IBM is in talks to buy Sun Microsystems, sources with knowledge of the matter said, a move that could bolster the technology giant against rivals in the high-end computer server market.
International Business Machines (NYSE: IBM) is offering to pay at least $6.5 billion, or double Sun’s Tuesday closing price of $4.97, The Wall Street Journal reported online earlier. Shares of Sun (NASDAQ: JAVA) jumped 64 percent in pre-market trading to $8.16, while IBM shares fell 2 percent to $90.89.
If they reach a deal, it would be IBM’s largest-ever acquisition, and represent a departure from its recent strategy of focusing on deals to strengthen its software and services businesses, rather than hardware.
Analysts saw the talks as part of a consolidation trend, as Hewlett-Packard, IBM and Cisco Systems jostle for control of corporate datacenters and compete to supply the high-end computers that power complex corporate transactions and networks.
“It makes sense in an industry consolidation view, but looking at Sun’s performance over the last couple of years, it’s not one of my top picks for IBM to buy,” said Jyske Bank analyst Robert Jakobsen, speaking from Denmark.
“Having said that, there’s clearly a huge synergy combining these two companies,” he said. “The market hasn’t been kind to Sun Microsystems in the last 12 months. So it’s not an expensive acquisition in my view.”
Sun, which was not available for comment, has long been cited as a takeover target for IBM, HP, Dell or Cisco (NASDAQ: CSCO), which introduced a comprehensive set of datacenter products earlier this week. Bankers have said Sun has been searching for a buyer in recent months.
But the challenge of valuing Sun’s intertwined software, hardware and services businesses could put off potential buyers, analysts say. Sun has never fully recovered from the dotcom bubble burst in the early 2000s, when demand for its servers cratered.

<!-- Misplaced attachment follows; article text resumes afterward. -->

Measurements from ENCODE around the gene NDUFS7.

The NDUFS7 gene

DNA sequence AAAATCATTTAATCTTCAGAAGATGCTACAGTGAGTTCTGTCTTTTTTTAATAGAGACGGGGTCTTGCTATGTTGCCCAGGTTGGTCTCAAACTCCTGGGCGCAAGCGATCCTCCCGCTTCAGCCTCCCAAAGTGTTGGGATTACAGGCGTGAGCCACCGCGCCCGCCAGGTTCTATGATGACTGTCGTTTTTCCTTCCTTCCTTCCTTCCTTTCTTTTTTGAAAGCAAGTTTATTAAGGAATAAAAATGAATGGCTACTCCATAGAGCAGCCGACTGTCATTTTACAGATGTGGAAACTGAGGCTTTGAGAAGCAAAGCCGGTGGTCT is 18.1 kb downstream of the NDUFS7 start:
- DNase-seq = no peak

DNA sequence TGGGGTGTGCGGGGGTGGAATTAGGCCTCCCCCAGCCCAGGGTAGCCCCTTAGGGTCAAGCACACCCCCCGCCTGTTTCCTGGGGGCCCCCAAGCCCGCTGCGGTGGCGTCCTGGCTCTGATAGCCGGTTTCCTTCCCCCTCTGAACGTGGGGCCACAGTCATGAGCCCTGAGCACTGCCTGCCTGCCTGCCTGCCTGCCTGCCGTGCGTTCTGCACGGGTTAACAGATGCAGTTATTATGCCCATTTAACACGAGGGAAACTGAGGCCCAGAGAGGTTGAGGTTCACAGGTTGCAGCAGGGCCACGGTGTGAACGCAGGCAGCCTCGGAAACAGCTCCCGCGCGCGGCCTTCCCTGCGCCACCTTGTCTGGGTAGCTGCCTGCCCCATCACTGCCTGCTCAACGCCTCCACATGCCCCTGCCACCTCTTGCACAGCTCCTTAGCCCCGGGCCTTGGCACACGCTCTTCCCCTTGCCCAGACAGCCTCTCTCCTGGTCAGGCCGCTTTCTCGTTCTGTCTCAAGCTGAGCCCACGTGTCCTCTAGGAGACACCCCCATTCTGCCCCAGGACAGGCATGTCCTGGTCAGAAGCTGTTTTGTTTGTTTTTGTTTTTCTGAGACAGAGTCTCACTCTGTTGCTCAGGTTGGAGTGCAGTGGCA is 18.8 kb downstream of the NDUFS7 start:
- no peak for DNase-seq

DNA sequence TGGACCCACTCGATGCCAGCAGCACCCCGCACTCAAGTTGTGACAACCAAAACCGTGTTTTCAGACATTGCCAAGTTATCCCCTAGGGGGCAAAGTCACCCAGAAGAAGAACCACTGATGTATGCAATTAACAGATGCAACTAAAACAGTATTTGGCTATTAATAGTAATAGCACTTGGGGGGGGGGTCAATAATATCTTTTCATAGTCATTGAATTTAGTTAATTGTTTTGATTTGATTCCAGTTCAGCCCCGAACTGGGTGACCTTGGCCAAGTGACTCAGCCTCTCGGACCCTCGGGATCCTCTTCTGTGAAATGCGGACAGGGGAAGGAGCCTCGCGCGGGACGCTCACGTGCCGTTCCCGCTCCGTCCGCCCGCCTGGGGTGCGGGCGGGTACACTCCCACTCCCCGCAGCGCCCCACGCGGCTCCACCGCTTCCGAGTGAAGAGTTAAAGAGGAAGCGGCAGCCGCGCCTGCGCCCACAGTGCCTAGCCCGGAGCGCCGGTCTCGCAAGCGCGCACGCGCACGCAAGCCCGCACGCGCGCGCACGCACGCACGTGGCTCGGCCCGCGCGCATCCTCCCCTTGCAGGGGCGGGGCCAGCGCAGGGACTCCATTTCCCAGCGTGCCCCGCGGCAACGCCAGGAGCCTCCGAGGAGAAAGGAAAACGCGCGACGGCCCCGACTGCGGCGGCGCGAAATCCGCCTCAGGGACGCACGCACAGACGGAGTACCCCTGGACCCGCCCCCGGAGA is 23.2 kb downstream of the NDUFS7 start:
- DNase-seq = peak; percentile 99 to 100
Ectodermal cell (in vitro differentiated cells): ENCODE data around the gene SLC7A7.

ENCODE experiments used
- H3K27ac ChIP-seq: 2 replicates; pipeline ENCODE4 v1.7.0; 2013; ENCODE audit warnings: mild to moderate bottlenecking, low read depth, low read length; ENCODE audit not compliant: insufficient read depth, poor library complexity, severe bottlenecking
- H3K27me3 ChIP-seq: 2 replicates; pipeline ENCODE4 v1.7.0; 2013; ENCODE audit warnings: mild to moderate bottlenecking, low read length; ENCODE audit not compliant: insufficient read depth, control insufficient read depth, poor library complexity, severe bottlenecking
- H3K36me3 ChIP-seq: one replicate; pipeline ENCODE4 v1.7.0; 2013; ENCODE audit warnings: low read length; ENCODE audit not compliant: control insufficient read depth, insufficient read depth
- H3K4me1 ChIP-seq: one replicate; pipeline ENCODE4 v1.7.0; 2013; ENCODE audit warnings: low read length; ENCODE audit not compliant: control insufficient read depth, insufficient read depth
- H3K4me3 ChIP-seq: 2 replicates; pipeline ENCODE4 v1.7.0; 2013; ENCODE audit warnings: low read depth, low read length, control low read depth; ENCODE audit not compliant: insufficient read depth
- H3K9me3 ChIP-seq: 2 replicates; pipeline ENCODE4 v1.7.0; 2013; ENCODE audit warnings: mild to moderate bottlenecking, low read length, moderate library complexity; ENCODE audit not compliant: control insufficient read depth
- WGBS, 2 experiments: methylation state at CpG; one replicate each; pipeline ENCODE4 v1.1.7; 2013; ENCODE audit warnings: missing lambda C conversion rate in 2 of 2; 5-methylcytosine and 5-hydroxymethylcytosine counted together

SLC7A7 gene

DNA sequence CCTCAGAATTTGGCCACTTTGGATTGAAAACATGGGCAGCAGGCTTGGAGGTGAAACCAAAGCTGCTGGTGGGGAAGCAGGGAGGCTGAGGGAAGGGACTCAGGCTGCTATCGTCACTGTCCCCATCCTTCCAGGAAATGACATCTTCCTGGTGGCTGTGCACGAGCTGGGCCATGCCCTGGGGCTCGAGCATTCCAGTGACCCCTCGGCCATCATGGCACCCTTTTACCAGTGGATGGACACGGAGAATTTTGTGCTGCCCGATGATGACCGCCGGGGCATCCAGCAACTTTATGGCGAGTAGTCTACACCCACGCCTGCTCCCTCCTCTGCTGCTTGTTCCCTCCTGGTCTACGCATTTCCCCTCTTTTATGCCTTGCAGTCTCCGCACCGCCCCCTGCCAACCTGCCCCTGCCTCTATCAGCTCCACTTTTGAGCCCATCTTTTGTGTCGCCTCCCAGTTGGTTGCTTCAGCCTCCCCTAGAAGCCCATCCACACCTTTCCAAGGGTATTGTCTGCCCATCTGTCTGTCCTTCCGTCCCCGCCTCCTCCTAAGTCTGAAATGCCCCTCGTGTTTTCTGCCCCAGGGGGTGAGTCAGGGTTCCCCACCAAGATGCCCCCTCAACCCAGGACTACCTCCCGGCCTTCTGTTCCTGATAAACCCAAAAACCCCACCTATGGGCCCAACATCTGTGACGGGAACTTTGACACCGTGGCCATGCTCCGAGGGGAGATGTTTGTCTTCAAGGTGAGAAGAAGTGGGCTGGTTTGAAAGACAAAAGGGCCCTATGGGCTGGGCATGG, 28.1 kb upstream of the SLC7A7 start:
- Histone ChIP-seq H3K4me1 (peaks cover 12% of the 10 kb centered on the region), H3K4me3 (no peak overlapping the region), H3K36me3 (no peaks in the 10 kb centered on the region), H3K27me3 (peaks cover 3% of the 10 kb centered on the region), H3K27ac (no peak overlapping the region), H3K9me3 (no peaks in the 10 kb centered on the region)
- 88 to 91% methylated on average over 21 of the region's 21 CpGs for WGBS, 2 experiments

IBM, which had nearly $13 billion in cash at the end of $2008, declined comment. Its largest acquisition to date is the $5 billion purchase of Canadian software maker Cognos in 2008.
The Wall Street Journal said HP (NYSE: HPQ) had declined to buy Sun, citing a person briefed on the matter.
Tech spending cuts
IBM was the top supplier of servers in the fourth quarter, with a market share of 36.3 percent, according to market researcher IDC. HP has 29.0 percent, followed by Dell with 10.6 percent, Sun with 9.3 percent, and Fujitsu with 4.2 percent.
These five server vendors all posted declines in their fourth-quarter server revenue, hurt by pullbacks in corporate spending on technology due to the weak global economy.
IBM’s move, as well as Cisco’s announcement on Monday, may signal a new wave of partnerships and acquisitions in the datacenter market as companies strive to provide more comprehensive products and services to their customers.
Cisco’s move could put into play data equipment maker Brocade Communications Systems, infrastructure software maker Citrix Systems and niche network optimization companies, such as Blue Coat Systems and Riverbed Technology, analysts said.
“IBM wants to become a one-stop shop for all IT related offerings, whether it is hardware, software services or solutions,” Avinash Vashistha, chief executive at IT consulting firm Tholons. “They have been executing this strategy for the last few years and with the Sun deal, they will only accelerate that move.”
Sun, whose name stands for Stanford University Network, rose to prominence in the 1990s when start-ups flocked to its high-end computers, which run on its Solaris operating system and have been widely used in the financial services industry.
When the Internet bubble burst in 2000-01, funding for start-ups dried up along with much of the demand for Sun’s computers.
Sun has tried to reinvent itself by offering more services and software, and expanding production of Linux-based computers, which tend to be cheaper. But that failed to revive its stock price. The company is shedding up to 6,000 jobs, or 18 percent of its workforce.
Sun shares are down 71 percent in the last year, a far cry from an all-time high of $258.75 during the dotcom boom.